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From the garage to the ice: How Rebels Kai Uchacz became the WHL’s top goal scorer

Uchacz leads the WHL with 33 goals
Red Deer Rebels forward Kai Uchacz celebrates after taking the Western Hockey League lead in goals. (Photo by Ian Gustafson/ Advocate staff)

Red Deer Rebels forward Kai Uchacz’s elite goal-scoring ability hasn’t developed overnight.

The 19-year-old has 33 goals in just 36 games making him one of the most feared snipers in the Western Hockey League (WHL).

Just last season he mustered 14 goals in 52 games which bodes the question of why such a massive leap.

Through continuous training over the course of his young hockey career, Uchacz has seen success on the offensive end in the 2022-23 season scoring 32 per cent of the time he shoots the puck.

That can be credited to a nightly family tradition growing up in De Winton, Alta. just south of Calgary.

“We had our net in our garage. My brother, dad, and I would all be out there every night after dinner just either shooting the ball around or shooting pucks,” Uchacz told The Advocate.

“By the time we moved out of that house the drywall on that one side was all gone. There was some repair to be done but I’ve always been a kid who loves to play road hockey and just out with the buddies on the outdoor pond.”

The friendly family competition between the trio would often have different outcomes but looking back he’s thankful for those moments.

“I give credit to both of them for always pushing me. As a young guy I never wanted to lose to my older brother and having my dad there too it was always fun competition,” he added.

Ever since he started playing the game as a boy he hated getting off the ice, whether at practice or just skating with friends. Following many on-ice sessions he always wanted to be the last player on the ice, which continues to this day.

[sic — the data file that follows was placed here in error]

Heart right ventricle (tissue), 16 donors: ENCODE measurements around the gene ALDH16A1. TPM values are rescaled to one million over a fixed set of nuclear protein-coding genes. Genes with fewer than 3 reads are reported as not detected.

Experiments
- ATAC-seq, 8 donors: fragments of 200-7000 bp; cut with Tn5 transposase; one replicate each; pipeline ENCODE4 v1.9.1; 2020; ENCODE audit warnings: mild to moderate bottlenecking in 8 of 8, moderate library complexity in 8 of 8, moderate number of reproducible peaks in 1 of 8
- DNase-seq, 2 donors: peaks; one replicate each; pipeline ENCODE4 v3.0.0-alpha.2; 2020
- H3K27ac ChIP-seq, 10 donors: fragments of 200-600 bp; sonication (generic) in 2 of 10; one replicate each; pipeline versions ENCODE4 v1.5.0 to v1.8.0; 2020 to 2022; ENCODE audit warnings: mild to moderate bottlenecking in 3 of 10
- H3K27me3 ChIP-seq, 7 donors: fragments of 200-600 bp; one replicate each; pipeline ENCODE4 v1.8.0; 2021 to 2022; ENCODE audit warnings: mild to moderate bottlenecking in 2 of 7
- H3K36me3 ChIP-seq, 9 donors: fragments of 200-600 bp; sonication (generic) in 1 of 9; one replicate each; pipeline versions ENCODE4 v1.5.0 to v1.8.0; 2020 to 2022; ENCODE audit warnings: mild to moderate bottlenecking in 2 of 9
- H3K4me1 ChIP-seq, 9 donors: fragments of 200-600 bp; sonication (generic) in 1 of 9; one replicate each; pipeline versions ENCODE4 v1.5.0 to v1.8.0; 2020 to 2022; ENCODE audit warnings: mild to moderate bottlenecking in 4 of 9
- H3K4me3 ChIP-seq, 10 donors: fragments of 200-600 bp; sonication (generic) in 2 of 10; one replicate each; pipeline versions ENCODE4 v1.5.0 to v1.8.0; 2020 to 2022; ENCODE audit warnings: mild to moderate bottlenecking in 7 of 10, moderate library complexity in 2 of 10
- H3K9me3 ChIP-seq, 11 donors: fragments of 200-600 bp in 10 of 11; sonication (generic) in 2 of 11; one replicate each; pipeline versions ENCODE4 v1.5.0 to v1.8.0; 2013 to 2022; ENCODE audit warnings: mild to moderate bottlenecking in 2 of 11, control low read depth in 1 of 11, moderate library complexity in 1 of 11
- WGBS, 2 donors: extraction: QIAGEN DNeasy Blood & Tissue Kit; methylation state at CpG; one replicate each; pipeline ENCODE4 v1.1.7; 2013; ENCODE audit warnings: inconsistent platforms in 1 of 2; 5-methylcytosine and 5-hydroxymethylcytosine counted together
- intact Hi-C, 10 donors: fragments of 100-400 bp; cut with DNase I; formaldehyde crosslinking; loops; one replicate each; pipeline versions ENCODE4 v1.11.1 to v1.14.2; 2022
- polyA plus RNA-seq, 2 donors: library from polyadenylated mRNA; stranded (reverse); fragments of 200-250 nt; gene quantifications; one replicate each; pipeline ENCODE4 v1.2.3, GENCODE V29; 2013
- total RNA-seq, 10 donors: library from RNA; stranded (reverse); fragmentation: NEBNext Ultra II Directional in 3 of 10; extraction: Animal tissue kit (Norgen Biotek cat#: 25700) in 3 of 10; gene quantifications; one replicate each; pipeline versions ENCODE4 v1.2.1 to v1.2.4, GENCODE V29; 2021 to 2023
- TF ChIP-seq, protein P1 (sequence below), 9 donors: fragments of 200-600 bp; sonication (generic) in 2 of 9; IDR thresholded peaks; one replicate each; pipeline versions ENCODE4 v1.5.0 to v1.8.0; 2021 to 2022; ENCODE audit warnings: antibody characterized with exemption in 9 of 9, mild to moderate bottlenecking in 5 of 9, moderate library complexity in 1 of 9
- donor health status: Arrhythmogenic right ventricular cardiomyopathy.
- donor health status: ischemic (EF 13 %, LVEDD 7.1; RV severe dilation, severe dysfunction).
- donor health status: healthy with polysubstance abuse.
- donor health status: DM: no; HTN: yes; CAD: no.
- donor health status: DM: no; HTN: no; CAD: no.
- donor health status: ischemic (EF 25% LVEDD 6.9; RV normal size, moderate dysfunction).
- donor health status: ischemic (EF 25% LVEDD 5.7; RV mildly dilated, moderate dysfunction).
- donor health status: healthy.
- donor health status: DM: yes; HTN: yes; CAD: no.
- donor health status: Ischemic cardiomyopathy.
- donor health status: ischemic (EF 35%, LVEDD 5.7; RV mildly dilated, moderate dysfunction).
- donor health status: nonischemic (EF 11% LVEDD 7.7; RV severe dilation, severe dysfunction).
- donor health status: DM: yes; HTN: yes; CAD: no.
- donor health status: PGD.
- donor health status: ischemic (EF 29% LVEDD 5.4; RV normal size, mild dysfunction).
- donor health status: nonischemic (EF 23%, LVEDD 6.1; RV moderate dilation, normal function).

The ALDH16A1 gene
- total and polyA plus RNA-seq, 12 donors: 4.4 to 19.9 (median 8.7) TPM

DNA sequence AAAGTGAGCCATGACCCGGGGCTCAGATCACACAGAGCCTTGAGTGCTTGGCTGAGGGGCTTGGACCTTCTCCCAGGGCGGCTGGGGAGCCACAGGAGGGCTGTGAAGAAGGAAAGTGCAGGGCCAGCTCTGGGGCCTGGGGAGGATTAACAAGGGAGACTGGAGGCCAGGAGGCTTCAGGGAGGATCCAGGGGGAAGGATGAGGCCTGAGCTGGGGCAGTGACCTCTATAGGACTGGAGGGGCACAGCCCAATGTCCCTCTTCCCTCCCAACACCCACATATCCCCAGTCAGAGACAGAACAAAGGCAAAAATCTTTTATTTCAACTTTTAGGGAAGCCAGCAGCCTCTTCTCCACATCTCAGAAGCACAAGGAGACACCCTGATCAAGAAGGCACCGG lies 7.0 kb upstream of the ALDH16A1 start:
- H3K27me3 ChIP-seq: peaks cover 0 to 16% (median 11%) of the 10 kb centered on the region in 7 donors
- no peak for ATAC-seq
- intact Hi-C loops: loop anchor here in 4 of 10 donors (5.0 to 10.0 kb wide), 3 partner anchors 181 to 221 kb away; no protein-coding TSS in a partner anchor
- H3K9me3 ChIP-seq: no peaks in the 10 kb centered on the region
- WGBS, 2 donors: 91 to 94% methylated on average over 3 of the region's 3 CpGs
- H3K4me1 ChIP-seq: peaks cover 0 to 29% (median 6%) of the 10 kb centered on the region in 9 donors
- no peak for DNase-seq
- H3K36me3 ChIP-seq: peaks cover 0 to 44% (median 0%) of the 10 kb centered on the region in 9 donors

“Shooting the puck around, stick handling, and just practicing. That’s always been a part of me to keep pushing myself and see how far I can go with it,” he added.

His work ethic can certainly be attested to by former U18 AAA Okotoks Oilers associate coach Brett Pilkington.

Pilkington saw firsthand Uchacz’s abilities while coaching him during the 2018-19 season, his last year before heading to the WHL.

“When he was 15 he was a big powerful kid that played the game the right way,” Pilkington said. “He had all the right habits, had the willingness to compete in the tough areas, and had the scoring touch.

“To be honest I’m not too surprised he’s having success right now in the WHL.”

In his final year of midget AAA hockey, Uchacz scored 16 goals and had 15 assists for 31 points. However, even though he could score, Uchacz was special in other ways.

“He was a prime example of a kid that understood the meaning of when no one was watching that’s the time to get better,” Pilkington said.

“He was always going the extra mile, he was always in the gym, and he was always on the ice late. He would do the little things that make you successful not only as a player but as a person.”

What separates him from other players according to his former coach is his skating ability.

Uchacz worked on his shot in the offseason, both power, and accuracy on and off the ice.

He’d be blasting pucks inside his shop by himself or lead the way in a shooting competition among his friends picking corners to test accuracy. More off-ice workouts but would hit the ice whenever time was available.

The work has led him to have his best season yet including 10 goals in the last four games and back-to-back hat tricks. The fantastic week led him to win WHL Player of the Week honours and helped the Rebels go 4-0 since returning from Christmas.

“I guess pucks were going in for me so it was a good week and for the team to get four wins is a really good start to the second half for us,” Uchacz said.

“I’ve never received player of the week in the WHL so to see my name up there on social media was really cool and a great honour.”

Rebels assistant coach Ryan Colville said despite the hot run last week, Uchacz’s effort has remained the same all season.

“Right from the start of camp, he came out and he was ready to play. You can see the growth in his game and confidence,” Colville said.

“You’re always hoping for that jump from a player and for him, he’s definitely met the expectations for us… For as long as he’s been here he’s worked on his shot and I give him a lot of credit for that.

“He puts in a lot of work before and after practice just to develop those skills. He puts a lot of work in and it’s paying off for him.”

Ian Gustafson

About the Author: Ian Gustafson

Ian began his journalism career as a reporter in Prince Albert, Sask. for the last three years, and was born and raised in Saskatchewan.
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